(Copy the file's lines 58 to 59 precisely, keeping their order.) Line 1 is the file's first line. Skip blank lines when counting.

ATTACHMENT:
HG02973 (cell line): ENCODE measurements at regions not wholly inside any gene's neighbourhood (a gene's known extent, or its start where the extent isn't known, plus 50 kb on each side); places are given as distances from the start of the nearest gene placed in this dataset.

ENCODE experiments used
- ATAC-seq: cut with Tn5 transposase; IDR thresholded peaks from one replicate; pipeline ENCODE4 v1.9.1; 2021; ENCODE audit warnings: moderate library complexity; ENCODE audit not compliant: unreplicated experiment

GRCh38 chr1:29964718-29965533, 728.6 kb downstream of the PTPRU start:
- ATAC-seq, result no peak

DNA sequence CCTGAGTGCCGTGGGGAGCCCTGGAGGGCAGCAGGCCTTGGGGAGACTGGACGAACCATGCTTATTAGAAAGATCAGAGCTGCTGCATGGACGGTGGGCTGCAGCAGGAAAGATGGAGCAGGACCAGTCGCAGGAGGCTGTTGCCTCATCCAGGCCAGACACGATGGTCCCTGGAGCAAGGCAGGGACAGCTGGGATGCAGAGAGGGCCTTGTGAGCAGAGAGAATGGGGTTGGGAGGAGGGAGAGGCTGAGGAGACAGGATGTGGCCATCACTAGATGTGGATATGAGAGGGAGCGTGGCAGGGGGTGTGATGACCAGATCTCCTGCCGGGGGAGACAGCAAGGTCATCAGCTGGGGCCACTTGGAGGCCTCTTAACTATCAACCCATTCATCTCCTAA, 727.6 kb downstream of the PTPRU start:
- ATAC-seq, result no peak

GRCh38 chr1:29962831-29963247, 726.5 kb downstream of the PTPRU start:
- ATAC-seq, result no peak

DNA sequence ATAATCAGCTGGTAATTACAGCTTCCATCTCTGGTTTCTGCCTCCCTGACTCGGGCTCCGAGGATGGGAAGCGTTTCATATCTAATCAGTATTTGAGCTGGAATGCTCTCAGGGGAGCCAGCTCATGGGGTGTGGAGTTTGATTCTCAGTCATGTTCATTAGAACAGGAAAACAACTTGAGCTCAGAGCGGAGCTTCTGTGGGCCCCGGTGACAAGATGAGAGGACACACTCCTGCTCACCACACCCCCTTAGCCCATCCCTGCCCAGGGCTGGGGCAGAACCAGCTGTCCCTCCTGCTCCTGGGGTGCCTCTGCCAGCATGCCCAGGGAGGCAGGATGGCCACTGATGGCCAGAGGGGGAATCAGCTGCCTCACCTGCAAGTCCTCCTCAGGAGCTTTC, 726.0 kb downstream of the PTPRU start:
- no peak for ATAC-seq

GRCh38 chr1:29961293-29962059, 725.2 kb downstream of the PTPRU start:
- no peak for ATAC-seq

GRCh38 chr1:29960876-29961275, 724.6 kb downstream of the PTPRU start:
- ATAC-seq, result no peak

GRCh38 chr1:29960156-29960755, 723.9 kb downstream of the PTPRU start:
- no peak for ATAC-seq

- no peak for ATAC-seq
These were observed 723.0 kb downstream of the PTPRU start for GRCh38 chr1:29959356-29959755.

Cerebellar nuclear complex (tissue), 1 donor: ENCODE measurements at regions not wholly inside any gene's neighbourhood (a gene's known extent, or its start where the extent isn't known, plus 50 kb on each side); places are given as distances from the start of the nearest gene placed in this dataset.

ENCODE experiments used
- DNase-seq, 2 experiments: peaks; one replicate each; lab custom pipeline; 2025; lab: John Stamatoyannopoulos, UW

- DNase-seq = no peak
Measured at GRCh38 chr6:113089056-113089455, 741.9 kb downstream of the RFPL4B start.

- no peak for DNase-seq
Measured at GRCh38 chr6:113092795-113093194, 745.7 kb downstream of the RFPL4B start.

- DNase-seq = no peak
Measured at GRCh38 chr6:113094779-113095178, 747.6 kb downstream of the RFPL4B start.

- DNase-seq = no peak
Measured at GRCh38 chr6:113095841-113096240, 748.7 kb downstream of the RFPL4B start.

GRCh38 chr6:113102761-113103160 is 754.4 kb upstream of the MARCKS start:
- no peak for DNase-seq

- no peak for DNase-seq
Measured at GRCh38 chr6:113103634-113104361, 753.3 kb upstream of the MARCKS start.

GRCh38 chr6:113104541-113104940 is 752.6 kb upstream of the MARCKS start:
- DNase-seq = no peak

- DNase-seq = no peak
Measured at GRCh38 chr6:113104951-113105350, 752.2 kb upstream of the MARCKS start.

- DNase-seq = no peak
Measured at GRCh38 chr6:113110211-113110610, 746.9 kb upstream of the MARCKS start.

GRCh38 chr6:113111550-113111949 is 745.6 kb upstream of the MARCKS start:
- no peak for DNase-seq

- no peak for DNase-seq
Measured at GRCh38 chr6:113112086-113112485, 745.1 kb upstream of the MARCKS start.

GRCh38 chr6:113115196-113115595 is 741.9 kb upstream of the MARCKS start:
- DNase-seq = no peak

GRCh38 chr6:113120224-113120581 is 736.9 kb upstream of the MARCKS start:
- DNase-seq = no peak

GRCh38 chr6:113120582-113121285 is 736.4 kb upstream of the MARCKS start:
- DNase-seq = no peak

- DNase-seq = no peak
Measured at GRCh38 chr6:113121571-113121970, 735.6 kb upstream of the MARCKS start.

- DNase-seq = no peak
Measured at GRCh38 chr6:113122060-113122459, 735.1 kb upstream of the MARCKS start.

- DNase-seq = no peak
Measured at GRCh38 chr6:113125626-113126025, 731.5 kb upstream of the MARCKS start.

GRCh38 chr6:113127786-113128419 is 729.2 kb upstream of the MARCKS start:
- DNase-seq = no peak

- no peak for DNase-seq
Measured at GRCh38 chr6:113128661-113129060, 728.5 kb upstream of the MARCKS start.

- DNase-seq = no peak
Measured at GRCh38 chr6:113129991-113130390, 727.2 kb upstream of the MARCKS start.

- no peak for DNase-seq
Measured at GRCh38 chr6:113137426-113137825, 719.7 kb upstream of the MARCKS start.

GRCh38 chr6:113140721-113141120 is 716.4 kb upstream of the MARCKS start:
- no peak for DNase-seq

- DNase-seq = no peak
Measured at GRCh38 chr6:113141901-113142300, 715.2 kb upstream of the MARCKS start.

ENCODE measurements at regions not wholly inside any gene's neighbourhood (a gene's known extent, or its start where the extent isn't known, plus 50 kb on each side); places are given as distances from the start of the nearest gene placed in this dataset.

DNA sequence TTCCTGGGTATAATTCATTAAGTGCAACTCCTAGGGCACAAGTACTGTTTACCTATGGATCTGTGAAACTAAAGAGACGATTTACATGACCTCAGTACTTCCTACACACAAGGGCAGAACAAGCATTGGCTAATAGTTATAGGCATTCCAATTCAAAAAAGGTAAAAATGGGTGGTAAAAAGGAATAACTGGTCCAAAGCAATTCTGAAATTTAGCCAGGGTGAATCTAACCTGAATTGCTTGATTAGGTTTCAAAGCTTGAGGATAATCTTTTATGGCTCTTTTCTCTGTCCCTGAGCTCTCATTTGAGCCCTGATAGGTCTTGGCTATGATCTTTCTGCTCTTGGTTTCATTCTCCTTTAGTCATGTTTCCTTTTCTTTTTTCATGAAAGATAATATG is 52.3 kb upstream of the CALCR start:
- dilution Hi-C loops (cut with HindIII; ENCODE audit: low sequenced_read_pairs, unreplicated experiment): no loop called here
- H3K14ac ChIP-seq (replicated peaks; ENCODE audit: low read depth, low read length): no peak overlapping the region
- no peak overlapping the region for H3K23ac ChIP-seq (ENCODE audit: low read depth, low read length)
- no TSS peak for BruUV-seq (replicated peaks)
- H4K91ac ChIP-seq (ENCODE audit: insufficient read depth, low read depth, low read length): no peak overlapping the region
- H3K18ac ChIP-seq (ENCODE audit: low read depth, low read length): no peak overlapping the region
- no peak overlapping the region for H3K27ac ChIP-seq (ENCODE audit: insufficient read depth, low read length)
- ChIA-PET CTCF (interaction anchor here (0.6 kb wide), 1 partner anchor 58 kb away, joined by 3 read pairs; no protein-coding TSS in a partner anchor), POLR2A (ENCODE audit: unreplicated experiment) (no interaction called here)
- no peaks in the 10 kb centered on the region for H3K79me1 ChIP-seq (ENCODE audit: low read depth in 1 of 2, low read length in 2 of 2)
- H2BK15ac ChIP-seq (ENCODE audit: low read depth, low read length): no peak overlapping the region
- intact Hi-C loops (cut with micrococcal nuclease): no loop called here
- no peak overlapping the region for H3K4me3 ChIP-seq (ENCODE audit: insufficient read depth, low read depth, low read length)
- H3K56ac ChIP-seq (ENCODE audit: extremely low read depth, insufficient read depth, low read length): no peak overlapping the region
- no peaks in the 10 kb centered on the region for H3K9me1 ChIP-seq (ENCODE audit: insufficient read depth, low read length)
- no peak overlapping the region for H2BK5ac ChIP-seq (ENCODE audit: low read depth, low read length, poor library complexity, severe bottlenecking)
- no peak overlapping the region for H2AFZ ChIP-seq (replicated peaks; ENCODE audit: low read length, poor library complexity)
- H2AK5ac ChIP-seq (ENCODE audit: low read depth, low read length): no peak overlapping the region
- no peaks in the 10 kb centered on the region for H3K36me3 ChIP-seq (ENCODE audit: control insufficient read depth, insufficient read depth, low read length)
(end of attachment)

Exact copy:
- DNase-seq = no peak

- no peak for DNase-seq